Contrast the quality of his work here with the standards he achieved then and on both Dreamland and The Water Of Mars over on Doctor Who in 2009 and there is simply no comparison. Hell, even the two Doctor Who Adventure Games that he’s written this year have been more imaginative and engaging than what we get in The Vault Of Secrets.
Maybe it’s the nature of these ‘romp’ episodes that doesn’t sit easily with Ford’s style, or that the limitations of format and writing more SJA scripts than anyone else is taking its toll on the co-producer? Either way, it’s clear that Ford’s writing is always better when the material he’s dealing with is richer, darker and creepier than the by-the-numbers froth we get here.
Despite my criticisms, there are still positives within the episode. Joss Agnew again turns in some excellent direction and the pre-credits sequence is a really effective piece of action storytelling. The cinematography and the various effects work is of the usual high standard with the CG shots of the Vault in all its glory a particular highlight. As ever, the regular cast are as reliable as ever and, in particular, the issue of Clyde and Rani’s increasing intimacy is handled very nicely.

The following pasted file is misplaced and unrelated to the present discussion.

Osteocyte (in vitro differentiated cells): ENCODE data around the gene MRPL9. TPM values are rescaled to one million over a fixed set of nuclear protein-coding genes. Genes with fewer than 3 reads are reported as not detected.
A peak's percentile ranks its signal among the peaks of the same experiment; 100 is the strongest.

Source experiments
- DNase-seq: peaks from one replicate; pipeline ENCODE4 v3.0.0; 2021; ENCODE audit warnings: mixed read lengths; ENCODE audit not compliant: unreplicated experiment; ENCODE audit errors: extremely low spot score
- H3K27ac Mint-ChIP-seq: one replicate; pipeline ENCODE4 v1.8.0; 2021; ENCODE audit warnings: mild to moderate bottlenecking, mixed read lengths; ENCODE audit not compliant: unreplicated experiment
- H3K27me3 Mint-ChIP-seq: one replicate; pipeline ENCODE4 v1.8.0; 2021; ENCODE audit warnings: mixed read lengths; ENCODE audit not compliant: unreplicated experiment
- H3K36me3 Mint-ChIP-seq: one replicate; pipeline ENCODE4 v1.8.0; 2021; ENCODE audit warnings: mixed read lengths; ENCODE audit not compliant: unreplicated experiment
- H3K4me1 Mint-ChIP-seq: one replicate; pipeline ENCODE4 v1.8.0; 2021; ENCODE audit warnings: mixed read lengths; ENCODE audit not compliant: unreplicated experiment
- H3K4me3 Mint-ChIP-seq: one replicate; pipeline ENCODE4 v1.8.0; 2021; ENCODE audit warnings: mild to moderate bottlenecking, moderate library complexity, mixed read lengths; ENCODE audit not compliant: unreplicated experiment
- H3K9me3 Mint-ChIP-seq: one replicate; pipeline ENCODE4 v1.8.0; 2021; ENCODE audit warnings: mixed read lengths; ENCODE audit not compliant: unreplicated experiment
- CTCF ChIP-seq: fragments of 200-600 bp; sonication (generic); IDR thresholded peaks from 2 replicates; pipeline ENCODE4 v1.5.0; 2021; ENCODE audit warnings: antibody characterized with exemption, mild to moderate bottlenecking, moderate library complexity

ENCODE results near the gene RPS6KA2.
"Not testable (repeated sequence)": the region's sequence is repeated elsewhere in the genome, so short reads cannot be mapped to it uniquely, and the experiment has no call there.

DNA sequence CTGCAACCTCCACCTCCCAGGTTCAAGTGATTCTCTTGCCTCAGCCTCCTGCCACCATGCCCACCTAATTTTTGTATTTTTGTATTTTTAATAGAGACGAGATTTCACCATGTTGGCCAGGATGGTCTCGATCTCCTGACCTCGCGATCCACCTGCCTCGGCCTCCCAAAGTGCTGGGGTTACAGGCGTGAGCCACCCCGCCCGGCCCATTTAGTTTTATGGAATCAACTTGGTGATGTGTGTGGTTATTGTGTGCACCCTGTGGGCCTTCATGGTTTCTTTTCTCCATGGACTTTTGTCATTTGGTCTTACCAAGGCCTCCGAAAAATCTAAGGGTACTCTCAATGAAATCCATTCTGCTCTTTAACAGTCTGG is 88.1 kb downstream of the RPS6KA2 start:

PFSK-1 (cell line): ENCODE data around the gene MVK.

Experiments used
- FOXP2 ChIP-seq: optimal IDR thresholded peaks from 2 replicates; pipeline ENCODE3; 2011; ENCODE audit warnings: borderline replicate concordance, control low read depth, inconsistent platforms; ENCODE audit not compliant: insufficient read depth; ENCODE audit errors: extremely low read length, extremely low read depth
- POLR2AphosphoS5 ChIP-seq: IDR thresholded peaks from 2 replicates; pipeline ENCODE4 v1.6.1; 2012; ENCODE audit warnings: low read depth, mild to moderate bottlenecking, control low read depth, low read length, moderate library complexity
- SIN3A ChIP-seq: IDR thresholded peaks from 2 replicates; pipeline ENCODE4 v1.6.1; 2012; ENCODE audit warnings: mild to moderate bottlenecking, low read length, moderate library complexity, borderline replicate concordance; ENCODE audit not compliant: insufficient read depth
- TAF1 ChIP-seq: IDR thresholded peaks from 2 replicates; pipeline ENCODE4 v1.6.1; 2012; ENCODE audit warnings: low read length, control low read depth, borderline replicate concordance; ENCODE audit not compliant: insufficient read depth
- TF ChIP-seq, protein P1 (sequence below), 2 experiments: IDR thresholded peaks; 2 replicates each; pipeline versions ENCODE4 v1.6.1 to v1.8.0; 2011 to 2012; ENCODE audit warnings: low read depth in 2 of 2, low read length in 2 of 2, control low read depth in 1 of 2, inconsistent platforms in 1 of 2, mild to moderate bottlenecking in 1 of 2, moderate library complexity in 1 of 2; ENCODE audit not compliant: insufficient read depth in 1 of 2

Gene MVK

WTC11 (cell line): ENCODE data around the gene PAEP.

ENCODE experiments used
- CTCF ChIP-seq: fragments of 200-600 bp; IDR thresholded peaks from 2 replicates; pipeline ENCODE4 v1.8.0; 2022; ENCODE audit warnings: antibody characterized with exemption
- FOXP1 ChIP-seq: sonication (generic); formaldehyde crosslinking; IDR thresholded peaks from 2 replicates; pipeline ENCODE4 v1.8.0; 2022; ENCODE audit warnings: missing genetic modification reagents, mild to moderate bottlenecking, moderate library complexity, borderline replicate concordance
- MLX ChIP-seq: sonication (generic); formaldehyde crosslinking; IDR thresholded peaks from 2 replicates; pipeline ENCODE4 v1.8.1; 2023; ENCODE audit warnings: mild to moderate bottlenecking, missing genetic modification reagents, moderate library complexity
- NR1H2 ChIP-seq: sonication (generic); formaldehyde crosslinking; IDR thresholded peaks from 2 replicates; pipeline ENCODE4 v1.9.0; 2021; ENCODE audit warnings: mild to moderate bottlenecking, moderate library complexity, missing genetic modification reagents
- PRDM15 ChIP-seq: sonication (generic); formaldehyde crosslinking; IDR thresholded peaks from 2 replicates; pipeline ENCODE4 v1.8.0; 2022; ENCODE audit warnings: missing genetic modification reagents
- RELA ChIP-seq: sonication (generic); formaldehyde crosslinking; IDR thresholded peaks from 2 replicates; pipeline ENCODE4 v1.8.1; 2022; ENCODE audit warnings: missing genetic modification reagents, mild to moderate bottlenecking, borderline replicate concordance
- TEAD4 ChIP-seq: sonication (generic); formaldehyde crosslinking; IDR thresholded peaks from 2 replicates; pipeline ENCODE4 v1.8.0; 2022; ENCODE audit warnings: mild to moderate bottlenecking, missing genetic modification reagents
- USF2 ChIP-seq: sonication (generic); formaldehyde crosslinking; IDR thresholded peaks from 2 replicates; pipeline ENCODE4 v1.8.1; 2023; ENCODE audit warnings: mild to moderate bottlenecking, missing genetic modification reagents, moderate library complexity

All in all, this episode is a stumble. It’s a return to the overly formulaic stories of old that I criticised in my review of The Nightmare Man and doesn’t really offer up anything other than a well mounted, though ultimately un-engaging, run around. It’s a shame that, after the real success of The Nightmare Man, The Vault Of Secrets comes up short in this way, but any disappointment should be tempered with the knowledge that the very best that the show has to offer is just around the corner.